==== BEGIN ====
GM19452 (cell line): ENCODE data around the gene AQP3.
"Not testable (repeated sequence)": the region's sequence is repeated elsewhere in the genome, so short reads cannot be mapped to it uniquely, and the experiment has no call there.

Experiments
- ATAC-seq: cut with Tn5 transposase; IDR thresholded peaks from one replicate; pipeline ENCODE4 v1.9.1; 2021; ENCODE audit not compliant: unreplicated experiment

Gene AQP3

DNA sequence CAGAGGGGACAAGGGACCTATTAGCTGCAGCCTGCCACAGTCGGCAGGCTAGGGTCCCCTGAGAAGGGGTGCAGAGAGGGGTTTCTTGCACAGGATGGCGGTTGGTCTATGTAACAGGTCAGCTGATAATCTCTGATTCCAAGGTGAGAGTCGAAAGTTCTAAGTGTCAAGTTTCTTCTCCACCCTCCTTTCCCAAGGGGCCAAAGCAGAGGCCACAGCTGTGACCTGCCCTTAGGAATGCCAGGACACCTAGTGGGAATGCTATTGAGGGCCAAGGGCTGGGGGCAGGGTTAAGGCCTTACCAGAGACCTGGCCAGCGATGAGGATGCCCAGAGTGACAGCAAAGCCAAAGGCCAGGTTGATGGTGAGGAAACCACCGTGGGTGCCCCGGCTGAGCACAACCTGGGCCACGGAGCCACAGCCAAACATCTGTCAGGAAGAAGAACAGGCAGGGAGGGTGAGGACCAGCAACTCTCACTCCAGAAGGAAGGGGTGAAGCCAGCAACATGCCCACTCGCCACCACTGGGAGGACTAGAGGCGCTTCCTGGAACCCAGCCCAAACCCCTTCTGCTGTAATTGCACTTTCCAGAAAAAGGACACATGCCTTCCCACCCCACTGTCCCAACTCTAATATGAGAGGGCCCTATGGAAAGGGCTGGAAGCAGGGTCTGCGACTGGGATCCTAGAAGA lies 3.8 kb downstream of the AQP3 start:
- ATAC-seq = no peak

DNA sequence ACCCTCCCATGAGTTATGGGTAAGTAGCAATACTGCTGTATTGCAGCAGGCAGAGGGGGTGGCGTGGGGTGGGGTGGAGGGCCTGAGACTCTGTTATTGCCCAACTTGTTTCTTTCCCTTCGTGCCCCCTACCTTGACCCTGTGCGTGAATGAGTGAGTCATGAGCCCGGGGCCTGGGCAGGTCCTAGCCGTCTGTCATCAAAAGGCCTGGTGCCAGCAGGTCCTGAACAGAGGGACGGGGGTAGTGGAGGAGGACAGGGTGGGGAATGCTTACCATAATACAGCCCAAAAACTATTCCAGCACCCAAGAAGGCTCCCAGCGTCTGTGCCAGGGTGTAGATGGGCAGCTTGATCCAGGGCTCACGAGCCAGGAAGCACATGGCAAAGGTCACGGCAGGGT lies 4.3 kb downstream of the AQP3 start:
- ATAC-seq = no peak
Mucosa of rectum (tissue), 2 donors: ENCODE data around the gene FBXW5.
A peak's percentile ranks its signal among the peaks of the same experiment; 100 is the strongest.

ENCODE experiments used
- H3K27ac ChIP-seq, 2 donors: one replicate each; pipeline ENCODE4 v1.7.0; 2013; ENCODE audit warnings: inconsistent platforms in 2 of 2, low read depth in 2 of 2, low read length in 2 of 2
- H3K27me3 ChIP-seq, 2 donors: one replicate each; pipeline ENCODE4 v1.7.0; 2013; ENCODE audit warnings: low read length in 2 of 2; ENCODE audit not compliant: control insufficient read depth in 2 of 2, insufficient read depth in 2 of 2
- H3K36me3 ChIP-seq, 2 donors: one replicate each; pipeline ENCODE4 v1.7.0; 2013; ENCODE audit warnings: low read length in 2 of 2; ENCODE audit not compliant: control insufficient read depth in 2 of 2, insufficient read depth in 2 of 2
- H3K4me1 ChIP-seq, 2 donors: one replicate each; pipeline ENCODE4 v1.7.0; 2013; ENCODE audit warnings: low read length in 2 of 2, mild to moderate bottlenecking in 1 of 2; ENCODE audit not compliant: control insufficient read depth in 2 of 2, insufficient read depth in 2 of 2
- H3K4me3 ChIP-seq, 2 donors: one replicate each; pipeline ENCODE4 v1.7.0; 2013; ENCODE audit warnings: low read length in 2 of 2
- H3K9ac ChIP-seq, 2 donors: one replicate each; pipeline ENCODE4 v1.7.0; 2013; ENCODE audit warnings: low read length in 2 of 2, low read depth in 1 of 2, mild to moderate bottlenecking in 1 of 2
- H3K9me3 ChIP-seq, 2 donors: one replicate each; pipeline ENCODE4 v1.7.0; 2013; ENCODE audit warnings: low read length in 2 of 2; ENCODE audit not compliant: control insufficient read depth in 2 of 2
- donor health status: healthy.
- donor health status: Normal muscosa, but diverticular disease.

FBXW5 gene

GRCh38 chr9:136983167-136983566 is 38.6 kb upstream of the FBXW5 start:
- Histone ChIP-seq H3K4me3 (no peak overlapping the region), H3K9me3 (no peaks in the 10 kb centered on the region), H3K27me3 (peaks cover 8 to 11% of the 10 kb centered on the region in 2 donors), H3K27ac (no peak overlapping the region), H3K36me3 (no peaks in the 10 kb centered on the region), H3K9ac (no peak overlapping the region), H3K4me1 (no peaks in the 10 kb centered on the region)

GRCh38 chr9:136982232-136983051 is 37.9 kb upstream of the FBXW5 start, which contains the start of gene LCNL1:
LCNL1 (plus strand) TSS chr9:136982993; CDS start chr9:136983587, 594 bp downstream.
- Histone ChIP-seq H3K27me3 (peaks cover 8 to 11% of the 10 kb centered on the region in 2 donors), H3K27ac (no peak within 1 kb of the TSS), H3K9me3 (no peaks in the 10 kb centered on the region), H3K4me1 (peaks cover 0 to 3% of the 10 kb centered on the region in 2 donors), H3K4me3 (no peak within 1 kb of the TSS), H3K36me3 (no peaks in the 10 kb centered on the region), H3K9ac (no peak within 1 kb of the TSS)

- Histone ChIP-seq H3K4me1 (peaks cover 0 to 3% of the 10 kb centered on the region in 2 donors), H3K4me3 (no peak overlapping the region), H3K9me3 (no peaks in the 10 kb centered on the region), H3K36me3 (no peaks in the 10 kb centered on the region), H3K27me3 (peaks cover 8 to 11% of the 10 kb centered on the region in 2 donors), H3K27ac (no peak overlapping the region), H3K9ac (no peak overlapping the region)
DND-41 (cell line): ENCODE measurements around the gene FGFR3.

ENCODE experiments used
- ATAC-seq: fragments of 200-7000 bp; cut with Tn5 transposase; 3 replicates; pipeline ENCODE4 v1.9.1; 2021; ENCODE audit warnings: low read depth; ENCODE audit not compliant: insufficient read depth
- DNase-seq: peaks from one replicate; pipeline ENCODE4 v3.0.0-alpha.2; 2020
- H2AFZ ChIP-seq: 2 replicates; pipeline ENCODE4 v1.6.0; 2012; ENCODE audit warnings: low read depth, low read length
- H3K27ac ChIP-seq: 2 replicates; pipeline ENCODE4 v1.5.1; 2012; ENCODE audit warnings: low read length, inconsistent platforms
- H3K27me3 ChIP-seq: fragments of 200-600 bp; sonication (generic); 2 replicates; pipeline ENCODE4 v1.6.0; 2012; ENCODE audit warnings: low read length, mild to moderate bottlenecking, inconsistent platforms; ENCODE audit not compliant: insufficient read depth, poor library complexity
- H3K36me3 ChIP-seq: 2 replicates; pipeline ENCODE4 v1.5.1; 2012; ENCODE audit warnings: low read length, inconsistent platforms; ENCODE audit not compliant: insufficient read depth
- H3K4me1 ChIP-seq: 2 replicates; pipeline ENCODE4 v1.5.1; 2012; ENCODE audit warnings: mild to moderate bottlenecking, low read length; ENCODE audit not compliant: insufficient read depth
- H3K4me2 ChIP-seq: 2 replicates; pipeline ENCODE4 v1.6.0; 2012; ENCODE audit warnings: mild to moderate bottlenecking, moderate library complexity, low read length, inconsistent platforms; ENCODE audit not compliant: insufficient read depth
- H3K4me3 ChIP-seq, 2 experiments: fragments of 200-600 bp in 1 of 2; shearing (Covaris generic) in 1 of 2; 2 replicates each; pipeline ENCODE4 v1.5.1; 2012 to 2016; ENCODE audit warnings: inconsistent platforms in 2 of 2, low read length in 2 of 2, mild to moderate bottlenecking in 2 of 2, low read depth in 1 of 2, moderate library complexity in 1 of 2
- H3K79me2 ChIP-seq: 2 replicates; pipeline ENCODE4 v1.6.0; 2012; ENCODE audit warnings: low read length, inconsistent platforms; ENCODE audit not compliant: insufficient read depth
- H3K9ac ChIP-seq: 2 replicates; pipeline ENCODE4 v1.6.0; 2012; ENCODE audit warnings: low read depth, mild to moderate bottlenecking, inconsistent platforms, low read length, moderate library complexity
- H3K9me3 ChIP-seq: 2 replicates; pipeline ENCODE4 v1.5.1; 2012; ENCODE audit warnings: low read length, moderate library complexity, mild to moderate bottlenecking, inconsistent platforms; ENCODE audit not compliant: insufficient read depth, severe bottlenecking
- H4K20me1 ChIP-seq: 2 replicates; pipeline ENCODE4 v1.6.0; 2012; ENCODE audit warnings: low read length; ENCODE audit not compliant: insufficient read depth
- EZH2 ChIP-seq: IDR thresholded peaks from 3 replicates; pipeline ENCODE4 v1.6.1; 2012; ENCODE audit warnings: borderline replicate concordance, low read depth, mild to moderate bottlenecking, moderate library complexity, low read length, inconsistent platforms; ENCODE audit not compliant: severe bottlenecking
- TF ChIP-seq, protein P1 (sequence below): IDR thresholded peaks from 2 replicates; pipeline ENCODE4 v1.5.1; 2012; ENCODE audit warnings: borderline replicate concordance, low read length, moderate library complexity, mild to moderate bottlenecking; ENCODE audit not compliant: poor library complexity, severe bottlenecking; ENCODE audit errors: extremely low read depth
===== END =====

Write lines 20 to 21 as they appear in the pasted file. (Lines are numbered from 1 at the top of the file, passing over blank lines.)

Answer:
- donor health status: healthy.
- donor health status: Normal muscosa, but diverticular disease.